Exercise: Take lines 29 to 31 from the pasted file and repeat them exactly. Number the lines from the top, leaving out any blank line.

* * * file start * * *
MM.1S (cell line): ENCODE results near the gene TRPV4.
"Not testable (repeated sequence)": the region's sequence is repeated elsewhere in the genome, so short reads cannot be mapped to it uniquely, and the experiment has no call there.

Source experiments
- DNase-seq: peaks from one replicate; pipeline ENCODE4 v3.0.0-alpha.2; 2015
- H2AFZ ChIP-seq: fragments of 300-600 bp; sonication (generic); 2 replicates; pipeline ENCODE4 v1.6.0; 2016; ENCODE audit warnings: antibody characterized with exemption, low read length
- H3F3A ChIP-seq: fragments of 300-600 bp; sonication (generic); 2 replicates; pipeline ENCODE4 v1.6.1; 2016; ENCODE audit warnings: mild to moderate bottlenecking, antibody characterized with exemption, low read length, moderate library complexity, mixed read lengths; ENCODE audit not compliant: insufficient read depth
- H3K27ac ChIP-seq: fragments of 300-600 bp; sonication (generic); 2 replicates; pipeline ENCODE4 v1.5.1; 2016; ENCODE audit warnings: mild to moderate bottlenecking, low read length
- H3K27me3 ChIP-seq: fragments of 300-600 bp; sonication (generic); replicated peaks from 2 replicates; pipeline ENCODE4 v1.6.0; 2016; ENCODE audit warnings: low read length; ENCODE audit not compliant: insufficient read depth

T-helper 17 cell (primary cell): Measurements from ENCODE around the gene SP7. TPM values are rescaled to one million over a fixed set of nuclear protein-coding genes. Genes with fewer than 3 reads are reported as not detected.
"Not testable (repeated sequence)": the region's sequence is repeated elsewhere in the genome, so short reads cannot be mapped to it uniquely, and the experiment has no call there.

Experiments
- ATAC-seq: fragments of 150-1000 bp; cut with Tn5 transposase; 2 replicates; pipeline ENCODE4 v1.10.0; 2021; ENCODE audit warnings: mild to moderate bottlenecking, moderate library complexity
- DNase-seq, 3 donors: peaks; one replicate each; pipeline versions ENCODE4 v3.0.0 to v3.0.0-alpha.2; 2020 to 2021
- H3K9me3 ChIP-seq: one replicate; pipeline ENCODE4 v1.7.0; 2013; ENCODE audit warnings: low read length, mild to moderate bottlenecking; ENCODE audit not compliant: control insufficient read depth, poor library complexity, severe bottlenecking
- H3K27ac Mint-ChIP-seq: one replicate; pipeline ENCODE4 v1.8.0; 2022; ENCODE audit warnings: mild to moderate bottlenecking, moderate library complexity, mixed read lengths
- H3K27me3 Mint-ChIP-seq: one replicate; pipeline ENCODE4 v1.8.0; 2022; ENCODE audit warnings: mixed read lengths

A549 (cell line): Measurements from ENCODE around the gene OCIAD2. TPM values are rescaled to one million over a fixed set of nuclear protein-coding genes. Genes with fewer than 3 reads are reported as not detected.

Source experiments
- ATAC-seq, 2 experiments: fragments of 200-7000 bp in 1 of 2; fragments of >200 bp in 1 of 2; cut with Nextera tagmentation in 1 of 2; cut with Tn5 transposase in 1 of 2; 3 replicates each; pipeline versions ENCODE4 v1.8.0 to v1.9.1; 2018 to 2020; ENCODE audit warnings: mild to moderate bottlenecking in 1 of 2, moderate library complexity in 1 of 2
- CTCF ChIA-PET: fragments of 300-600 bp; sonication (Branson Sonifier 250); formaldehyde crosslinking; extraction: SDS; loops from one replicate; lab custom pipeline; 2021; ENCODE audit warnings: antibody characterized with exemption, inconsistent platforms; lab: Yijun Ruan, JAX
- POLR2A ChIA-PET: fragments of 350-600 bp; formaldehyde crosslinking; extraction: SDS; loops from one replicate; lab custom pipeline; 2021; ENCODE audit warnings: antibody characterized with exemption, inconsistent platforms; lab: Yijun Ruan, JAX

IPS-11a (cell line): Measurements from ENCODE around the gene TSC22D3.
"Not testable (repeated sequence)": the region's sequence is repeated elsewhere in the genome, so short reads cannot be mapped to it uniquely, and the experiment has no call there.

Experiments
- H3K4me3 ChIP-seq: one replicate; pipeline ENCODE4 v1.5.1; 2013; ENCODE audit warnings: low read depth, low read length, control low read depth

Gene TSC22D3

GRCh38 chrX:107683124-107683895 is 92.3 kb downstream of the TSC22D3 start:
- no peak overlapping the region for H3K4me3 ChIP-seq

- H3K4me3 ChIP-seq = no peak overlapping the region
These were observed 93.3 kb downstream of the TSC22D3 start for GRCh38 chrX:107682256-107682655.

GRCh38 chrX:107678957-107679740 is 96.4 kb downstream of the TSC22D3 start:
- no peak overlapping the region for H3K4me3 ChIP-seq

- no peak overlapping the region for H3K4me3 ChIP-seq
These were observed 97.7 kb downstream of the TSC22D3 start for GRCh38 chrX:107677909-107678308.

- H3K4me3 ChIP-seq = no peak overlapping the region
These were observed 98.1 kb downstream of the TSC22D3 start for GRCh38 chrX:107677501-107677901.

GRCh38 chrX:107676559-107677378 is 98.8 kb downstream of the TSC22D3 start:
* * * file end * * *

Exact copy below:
- H3K4me3 ChIP-seq = no peak overlapping the region
These were observed 93.3 kb downstream of the TSC22D3 start for GRCh38 chrX:107682256-107682655.

GRCh38 chrX:107678957-107679740 is 96.4 kb downstream of the TSC22D3 start: